Wednesday, November 19, 2014

Helen Benedict Discusses her Work on the Airwaves

Helen Benedict was recently interviewed by Allan Wolper on his on demand program Conversations With Allan Wolper.

Helen has written extensively about women in the military in both her nonfiction book, The Lonely Soldier: The Private War of Women in Iraq, which won the attention of the Pentagon and the White House, and her novel, Sand Queenwhich NPR called “one of this year’s [2013] best novels about war. Her exposure of sexual assault in the military inspired the Oscar nominated 2012 documentary, The Invisible War.

A professor of journalism at Columbia University’s Graduate School of Journalism, Helen was named one of the "21 leaders for the 21st" Century by Womens eNews in 2013. She also won the Ida B. Wells Award for Bravery in Journalism that same year.

Helen was also on Huffpost Live’s #WMN hosted by Caroline Modarressy-Tehrani discussing the high unemployment rate, traumas and lack of services for female veterans.

UVA Architecture Students Re-Imagine VCCA

WG Clark, the Edmund Schureman Campbell Professor of Architecture at the University of Virginia and a revered architect has assigned his studio students VCCA as their project this term.

When you think about it, an artists’ community is the perfect subject for architecture students, combining as it does both living and working areas on a large scale. So it’s no surprise that Clark has assigned VCCA before. But this time, he added a twist by moving it to the heart of Philadelphia. This is purely hypothetical; there are no plans to move VCCA into Philadelphia or any urban setting. The board and staff are well aware of the value placed on VCCA’s pastoral setting by its Fellows!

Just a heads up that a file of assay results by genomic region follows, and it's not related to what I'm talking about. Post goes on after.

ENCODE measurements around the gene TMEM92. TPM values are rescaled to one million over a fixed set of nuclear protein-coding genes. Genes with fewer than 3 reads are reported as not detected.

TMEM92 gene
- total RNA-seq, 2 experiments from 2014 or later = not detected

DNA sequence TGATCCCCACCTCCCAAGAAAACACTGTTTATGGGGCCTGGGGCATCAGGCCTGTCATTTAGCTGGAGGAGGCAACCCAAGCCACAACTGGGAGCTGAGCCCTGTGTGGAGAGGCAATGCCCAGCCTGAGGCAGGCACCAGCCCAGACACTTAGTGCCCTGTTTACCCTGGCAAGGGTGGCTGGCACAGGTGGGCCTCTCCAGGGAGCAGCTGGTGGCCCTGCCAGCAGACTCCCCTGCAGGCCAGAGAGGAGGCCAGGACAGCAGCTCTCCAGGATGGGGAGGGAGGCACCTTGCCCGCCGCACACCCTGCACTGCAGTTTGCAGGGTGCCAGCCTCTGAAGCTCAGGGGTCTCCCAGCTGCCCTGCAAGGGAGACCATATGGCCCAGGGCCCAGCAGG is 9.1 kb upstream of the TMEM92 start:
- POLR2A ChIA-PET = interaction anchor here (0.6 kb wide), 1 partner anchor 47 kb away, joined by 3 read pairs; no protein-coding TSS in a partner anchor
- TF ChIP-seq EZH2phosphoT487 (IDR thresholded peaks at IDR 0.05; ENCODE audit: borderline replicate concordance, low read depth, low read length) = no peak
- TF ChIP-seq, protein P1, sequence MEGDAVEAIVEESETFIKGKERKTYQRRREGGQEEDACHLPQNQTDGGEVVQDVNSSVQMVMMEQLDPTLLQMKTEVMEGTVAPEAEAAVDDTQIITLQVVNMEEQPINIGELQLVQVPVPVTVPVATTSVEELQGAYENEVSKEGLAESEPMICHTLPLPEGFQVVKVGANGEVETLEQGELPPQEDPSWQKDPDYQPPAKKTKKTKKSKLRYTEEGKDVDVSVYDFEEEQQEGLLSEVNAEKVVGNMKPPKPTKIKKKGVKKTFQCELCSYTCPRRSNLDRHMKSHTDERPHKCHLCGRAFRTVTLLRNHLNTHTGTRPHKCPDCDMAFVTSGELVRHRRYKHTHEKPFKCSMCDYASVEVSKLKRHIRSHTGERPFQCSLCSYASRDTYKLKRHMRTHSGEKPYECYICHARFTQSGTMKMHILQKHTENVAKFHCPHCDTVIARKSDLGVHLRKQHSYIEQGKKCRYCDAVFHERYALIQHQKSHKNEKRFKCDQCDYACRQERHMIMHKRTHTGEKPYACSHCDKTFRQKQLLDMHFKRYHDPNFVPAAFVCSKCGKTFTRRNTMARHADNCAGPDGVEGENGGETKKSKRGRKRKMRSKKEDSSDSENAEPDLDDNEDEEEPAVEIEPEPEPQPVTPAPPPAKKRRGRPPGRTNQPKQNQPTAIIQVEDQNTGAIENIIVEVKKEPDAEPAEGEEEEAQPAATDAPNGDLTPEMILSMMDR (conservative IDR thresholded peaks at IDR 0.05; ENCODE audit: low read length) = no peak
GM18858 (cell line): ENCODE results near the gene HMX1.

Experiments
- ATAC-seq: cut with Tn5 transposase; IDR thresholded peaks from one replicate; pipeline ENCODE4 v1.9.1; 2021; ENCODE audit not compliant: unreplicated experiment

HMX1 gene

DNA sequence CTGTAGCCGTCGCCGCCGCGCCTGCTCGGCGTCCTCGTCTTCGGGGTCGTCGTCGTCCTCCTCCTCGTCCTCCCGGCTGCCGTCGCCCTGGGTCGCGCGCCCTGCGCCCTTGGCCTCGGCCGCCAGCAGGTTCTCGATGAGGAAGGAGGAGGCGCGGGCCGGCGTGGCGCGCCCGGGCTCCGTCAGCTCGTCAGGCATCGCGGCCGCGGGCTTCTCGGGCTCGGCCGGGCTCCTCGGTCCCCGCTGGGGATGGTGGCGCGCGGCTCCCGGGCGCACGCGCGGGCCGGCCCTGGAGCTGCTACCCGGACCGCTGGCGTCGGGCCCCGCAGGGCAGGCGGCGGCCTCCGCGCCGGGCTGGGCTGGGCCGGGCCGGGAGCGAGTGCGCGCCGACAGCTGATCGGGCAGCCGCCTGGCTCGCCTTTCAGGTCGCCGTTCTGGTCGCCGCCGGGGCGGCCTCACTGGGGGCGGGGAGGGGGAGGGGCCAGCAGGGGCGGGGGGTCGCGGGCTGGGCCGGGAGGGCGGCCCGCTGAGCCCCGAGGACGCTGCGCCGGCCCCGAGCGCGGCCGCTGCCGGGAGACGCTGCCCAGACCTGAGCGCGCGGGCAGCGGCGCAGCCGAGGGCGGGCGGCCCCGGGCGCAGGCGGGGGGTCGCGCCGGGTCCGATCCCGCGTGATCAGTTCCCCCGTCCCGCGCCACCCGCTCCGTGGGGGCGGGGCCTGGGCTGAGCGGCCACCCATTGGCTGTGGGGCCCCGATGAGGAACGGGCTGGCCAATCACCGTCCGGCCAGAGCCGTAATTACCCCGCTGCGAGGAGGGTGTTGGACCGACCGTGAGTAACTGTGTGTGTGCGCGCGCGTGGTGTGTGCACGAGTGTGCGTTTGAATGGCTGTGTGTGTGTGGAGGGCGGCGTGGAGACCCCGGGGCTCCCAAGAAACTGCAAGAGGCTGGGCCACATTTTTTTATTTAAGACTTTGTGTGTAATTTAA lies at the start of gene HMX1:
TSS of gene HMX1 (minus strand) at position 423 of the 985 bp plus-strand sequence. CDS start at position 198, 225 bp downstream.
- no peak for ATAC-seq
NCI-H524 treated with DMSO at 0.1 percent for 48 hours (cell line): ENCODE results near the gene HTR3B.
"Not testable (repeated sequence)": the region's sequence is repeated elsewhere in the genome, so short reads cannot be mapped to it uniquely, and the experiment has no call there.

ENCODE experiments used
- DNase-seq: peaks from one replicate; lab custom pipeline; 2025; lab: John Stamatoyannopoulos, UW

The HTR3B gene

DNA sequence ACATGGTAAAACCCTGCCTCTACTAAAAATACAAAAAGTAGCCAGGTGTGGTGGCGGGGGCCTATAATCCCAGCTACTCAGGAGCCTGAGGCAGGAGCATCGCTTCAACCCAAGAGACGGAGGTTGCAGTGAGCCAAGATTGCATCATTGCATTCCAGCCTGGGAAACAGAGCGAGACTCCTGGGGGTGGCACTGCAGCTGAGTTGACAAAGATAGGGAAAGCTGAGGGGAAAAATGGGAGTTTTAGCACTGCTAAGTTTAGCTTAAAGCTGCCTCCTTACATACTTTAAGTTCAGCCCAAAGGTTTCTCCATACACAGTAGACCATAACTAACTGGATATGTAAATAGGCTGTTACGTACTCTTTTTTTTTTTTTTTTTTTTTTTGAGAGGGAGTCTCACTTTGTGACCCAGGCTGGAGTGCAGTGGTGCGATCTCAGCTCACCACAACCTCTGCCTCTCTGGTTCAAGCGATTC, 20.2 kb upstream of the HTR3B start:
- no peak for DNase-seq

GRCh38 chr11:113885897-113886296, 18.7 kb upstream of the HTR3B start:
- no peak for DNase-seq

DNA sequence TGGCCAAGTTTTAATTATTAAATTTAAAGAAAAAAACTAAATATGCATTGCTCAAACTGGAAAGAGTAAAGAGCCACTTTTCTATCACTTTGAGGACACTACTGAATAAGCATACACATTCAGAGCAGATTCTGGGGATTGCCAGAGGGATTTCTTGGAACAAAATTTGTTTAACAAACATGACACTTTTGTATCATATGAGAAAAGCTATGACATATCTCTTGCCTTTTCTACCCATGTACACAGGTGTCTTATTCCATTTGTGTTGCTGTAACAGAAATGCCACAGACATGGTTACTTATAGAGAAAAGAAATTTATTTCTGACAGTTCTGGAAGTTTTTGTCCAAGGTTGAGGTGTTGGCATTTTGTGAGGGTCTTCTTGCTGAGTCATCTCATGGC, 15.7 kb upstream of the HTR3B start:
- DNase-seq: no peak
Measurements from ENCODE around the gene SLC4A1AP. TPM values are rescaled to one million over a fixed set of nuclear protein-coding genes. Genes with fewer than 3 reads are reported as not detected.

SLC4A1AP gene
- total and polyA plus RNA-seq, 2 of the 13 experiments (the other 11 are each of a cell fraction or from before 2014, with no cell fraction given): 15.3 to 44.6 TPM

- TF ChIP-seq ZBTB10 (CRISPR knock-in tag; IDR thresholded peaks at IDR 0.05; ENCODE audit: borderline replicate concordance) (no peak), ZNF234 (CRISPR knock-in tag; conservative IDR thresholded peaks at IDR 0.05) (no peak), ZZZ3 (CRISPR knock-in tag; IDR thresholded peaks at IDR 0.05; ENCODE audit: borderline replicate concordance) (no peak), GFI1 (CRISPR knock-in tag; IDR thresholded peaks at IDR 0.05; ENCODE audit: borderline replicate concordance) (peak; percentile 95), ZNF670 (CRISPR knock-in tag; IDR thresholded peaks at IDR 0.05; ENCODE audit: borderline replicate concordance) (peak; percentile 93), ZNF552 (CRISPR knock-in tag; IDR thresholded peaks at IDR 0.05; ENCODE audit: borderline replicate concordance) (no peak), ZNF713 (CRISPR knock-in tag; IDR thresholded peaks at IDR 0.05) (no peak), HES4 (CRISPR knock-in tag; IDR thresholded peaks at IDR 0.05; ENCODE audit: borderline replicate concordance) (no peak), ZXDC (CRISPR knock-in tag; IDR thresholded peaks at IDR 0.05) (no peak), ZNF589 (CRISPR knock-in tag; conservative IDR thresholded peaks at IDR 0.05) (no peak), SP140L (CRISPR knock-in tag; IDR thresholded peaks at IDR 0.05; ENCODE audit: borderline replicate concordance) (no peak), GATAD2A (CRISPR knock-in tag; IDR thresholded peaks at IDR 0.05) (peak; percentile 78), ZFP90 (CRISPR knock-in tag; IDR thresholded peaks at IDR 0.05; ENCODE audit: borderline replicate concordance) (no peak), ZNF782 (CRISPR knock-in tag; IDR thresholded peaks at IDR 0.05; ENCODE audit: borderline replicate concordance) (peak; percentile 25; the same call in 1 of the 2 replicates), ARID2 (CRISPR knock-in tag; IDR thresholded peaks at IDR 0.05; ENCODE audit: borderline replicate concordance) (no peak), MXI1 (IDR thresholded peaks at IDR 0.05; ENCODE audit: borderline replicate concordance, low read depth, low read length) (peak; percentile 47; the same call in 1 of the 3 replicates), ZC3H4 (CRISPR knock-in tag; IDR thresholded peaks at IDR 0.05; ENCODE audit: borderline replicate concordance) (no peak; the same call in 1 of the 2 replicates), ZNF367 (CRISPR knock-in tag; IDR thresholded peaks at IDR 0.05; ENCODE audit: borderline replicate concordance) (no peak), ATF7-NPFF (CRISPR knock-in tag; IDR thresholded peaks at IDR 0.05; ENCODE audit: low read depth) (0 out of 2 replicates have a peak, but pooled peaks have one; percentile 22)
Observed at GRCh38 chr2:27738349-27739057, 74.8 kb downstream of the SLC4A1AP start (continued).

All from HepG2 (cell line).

Clark’s view of an urban creative crucible is informed by his love of Philadelphia, the city where he began his career, working for Robert Venturi. In addition to its metropolitan charms, Clark also greatly admires William Penn’s benevolent vision of a city of brotherly love.

At the beginning of term, Clark and his studio travelled to Philadelphia to inspect sites. Since then they have been working hard to realize their ideas of an urban VCCA. Their final designs will be unveiled in December.

At the preliminary review, most students stuck with a unified plan. One student exploded the boundaries, placing individual studios throughout the neighborhood with artists convening for breakfast and dinner at a centralized residence hall. His purpose was to promote artists interacting with the city on their way to and from their studios.

My favorite design had an interesting metal skin covering the façade employed to shade and redirect the light that would flood into the southern facing structure. It sounded plausible, but I wonder how it would work. To me, it looked like it would block the light out completely, but aesthetically it was beautiful with an edgy sculptural effect.